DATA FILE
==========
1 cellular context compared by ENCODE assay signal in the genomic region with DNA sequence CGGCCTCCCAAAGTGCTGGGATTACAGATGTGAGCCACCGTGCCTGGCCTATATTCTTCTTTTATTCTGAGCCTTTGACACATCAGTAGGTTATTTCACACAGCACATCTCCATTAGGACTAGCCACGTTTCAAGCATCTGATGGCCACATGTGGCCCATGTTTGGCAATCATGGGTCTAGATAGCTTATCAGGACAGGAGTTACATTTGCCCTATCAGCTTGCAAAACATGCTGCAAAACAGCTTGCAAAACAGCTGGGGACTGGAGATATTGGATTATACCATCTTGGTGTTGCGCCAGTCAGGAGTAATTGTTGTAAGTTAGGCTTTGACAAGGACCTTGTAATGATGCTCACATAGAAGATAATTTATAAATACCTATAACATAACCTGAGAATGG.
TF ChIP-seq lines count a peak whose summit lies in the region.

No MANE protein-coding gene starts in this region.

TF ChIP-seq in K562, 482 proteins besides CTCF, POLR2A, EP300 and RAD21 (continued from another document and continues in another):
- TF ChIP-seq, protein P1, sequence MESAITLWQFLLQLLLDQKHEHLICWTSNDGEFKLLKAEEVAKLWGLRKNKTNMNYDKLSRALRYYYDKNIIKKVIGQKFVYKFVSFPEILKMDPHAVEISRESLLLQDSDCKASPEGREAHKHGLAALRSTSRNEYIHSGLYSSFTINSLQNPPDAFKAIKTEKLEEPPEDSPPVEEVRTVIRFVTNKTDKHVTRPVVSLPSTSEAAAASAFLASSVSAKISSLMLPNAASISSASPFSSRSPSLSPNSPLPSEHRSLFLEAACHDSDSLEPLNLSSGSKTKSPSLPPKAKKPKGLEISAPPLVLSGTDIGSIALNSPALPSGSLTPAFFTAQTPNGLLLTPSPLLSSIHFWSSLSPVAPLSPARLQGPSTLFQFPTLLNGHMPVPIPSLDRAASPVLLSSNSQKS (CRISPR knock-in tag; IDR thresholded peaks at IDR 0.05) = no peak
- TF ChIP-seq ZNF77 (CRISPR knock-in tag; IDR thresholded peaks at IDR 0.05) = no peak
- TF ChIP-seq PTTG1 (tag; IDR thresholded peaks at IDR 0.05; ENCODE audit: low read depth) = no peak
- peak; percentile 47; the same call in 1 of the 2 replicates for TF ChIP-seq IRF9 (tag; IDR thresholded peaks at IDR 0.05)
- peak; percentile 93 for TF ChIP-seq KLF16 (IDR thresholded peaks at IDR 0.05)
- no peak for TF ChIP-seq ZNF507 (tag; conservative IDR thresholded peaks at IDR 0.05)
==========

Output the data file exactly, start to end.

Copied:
1 cellular context compared by ENCODE assay signal in the genomic region with DNA sequence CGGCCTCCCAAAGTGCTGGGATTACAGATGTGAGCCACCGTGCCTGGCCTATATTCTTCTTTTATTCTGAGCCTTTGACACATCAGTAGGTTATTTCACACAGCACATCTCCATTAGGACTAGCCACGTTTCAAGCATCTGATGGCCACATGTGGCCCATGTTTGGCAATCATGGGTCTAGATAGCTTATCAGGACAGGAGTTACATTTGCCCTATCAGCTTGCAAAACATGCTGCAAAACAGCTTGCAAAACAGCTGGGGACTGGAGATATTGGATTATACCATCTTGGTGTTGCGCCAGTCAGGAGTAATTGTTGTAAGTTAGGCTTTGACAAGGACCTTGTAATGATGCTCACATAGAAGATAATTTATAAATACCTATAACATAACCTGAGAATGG.
TF ChIP-seq lines count a peak whose summit lies in the region.

No MANE protein-coding gene starts in this region.

TF ChIP-seq in K562, 482 proteins besides CTCF, POLR2A, EP300 and RAD21 (continued from another document and continues in another):
- TF ChIP-seq, protein P1, sequence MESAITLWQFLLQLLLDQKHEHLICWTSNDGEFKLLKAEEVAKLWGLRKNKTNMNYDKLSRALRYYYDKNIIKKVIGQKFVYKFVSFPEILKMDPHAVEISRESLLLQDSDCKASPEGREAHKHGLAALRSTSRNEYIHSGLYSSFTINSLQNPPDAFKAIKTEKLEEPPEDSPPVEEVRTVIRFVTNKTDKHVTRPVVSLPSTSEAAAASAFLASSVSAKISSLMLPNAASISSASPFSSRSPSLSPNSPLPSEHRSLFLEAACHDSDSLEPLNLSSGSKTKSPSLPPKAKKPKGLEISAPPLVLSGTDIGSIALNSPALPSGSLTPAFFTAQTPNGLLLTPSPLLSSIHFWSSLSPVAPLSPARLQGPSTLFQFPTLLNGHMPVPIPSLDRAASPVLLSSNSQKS (CRISPR knock-in tag; IDR thresholded peaks at IDR 0.05) = no peak
- TF ChIP-seq ZNF77 (CRISPR knock-in tag; IDR thresholded peaks at IDR 0.05) = no peak
- TF ChIP-seq PTTG1 (tag; IDR thresholded peaks at IDR 0.05; ENCODE audit: low read depth) = no peak
- peak; percentile 47; the same call in 1 of the 2 replicates for TF ChIP-seq IRF9 (tag; IDR thresholded peaks at IDR 0.05)
- peak; percentile 93 for TF ChIP-seq KLF16 (IDR thresholded peaks at IDR 0.05)
- no peak for TF ChIP-seq ZNF507 (tag; conservative IDR thresholded peaks at IDR 0.05)